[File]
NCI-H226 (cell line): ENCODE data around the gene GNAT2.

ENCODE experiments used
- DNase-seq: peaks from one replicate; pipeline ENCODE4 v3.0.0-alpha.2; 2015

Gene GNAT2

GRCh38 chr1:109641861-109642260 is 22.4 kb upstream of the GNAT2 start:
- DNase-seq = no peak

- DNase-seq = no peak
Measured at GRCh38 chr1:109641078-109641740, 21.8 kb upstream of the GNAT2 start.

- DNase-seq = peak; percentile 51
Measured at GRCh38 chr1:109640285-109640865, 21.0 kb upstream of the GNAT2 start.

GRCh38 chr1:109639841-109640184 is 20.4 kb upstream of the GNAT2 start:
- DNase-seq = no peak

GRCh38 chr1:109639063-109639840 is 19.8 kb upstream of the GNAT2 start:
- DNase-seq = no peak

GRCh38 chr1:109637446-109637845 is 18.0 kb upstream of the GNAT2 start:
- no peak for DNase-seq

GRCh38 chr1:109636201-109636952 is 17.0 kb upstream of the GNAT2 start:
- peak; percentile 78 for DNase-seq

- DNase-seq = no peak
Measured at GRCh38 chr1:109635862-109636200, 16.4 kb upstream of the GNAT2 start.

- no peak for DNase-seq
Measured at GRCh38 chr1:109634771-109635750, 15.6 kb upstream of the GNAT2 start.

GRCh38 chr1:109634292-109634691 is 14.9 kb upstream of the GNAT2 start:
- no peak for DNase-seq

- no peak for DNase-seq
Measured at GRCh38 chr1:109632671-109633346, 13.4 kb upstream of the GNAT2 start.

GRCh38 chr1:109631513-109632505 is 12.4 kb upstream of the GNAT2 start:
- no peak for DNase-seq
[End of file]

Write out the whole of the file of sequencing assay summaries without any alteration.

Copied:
NCI-H226 (cell line): ENCODE data around the gene GNAT2.

ENCODE experiments used
- DNase-seq: peaks from one replicate; pipeline ENCODE4 v3.0.0-alpha.2; 2015

Gene GNAT2

GRCh38 chr1:109641861-109642260 is 22.4 kb upstream of the GNAT2 start:
- DNase-seq = no peak

- DNase-seq = no peak
Measured at GRCh38 chr1:109641078-109641740, 21.8 kb upstream of the GNAT2 start.

- DNase-seq = peak; percentile 51
Measured at GRCh38 chr1:109640285-109640865, 21.0 kb upstream of the GNAT2 start.

GRCh38 chr1:109639841-109640184 is 20.4 kb upstream of the GNAT2 start:
- DNase-seq = no peak

GRCh38 chr1:109639063-109639840 is 19.8 kb upstream of the GNAT2 start:
- DNase-seq = no peak

GRCh38 chr1:109637446-109637845 is 18.0 kb upstream of the GNAT2 start:
- no peak for DNase-seq

GRCh38 chr1:109636201-109636952 is 17.0 kb upstream of the GNAT2 start:
- peak; percentile 78 for DNase-seq

- DNase-seq = no peak
Measured at GRCh38 chr1:109635862-109636200, 16.4 kb upstream of the GNAT2 start.

- no peak for DNase-seq
Measured at GRCh38 chr1:109634771-109635750, 15.6 kb upstream of the GNAT2 start.

GRCh38 chr1:109634292-109634691 is 14.9 kb upstream of the GNAT2 start:
- no peak for DNase-seq

- no peak for DNase-seq
Measured at GRCh38 chr1:109632671-109633346, 13.4 kb upstream of the GNAT2 start.

GRCh38 chr1:109631513-109632505 is 12.4 kb upstream of the GNAT2 start:
- no peak for DNase-seq